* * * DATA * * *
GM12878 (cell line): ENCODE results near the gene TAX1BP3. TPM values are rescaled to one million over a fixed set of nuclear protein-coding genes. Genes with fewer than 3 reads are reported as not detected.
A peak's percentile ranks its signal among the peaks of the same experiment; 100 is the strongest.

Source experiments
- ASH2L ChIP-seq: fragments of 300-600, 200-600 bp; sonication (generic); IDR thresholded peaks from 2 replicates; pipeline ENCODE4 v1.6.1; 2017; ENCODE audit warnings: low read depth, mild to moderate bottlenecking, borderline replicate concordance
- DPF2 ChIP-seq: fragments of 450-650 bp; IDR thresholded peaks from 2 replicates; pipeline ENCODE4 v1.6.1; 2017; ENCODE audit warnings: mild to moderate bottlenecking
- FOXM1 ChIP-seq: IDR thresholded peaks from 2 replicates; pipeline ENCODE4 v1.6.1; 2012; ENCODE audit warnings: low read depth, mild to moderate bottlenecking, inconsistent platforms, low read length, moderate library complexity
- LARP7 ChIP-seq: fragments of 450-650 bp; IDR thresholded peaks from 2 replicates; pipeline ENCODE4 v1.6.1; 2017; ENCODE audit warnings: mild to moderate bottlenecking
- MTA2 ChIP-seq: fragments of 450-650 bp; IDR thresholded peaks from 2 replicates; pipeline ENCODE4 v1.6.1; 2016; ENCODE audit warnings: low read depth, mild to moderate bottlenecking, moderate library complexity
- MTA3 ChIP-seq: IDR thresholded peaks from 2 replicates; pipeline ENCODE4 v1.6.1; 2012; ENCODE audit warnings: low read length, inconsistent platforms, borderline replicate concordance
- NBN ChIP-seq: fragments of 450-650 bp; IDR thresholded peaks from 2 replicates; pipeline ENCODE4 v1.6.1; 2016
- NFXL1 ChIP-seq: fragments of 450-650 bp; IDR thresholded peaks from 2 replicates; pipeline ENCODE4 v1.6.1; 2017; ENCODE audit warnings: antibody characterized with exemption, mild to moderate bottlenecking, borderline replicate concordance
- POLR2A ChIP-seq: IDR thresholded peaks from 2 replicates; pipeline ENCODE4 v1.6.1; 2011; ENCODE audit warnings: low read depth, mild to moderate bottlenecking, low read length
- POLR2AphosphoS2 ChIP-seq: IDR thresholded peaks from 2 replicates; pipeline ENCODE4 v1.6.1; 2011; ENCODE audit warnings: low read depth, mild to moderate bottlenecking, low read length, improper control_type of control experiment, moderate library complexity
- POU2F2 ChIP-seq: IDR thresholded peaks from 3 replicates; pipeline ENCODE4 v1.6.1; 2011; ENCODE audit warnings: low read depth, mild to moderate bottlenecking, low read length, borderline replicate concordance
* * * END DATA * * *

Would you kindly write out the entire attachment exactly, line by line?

GM12878 (cell line): ENCODE results near the gene TAX1BP3. TPM values are rescaled to one million over a fixed set of nuclear protein-coding genes. Genes with fewer than 3 reads are reported as not detected.
A peak's percentile ranks its signal among the peaks of the same experiment; 100 is the strongest.

Source experiments
- ASH2L ChIP-seq: fragments of 300-600, 200-600 bp; sonication (generic); IDR thresholded peaks from 2 replicates; pipeline ENCODE4 v1.6.1; 2017; ENCODE audit warnings: low read depth, mild to moderate bottlenecking, borderline replicate concordance
- DPF2 ChIP-seq: fragments of 450-650 bp; IDR thresholded peaks from 2 replicates; pipeline ENCODE4 v1.6.1; 2017; ENCODE audit warnings: mild to moderate bottlenecking
- FOXM1 ChIP-seq: IDR thresholded peaks from 2 replicates; pipeline ENCODE4 v1.6.1; 2012; ENCODE audit warnings: low read depth, mild to moderate bottlenecking, inconsistent platforms, low read length, moderate library complexity
- LARP7 ChIP-seq: fragments of 450-650 bp; IDR thresholded peaks from 2 replicates; pipeline ENCODE4 v1.6.1; 2017; ENCODE audit warnings: mild to moderate bottlenecking
- MTA2 ChIP-seq: fragments of 450-650 bp; IDR thresholded peaks from 2 replicates; pipeline ENCODE4 v1.6.1; 2016; ENCODE audit warnings: low read depth, mild to moderate bottlenecking, moderate library complexity
- MTA3 ChIP-seq: IDR thresholded peaks from 2 replicates; pipeline ENCODE4 v1.6.1; 2012; ENCODE audit warnings: low read length, inconsistent platforms, borderline replicate concordance
- NBN ChIP-seq: fragments of 450-650 bp; IDR thresholded peaks from 2 replicates; pipeline ENCODE4 v1.6.1; 2016
- NFXL1 ChIP-seq: fragments of 450-650 bp; IDR thresholded peaks from 2 replicates; pipeline ENCODE4 v1.6.1; 2017; ENCODE audit warnings: antibody characterized with exemption, mild to moderate bottlenecking, borderline replicate concordance
- POLR2A ChIP-seq: IDR thresholded peaks from 2 replicates; pipeline ENCODE4 v1.6.1; 2011; ENCODE audit warnings: low read depth, mild to moderate bottlenecking, low read length
- POLR2AphosphoS2 ChIP-seq: IDR thresholded peaks from 2 replicates; pipeline ENCODE4 v1.6.1; 2011; ENCODE audit warnings: low read depth, mild to moderate bottlenecking, low read length, improper control_type of control experiment, moderate library complexity
- POU2F2 ChIP-seq: IDR thresholded peaks from 3 replicates; pipeline ENCODE4 v1.6.1; 2011; ENCODE audit warnings: low read depth, mild to moderate bottlenecking, low read length, borderline replicate concordance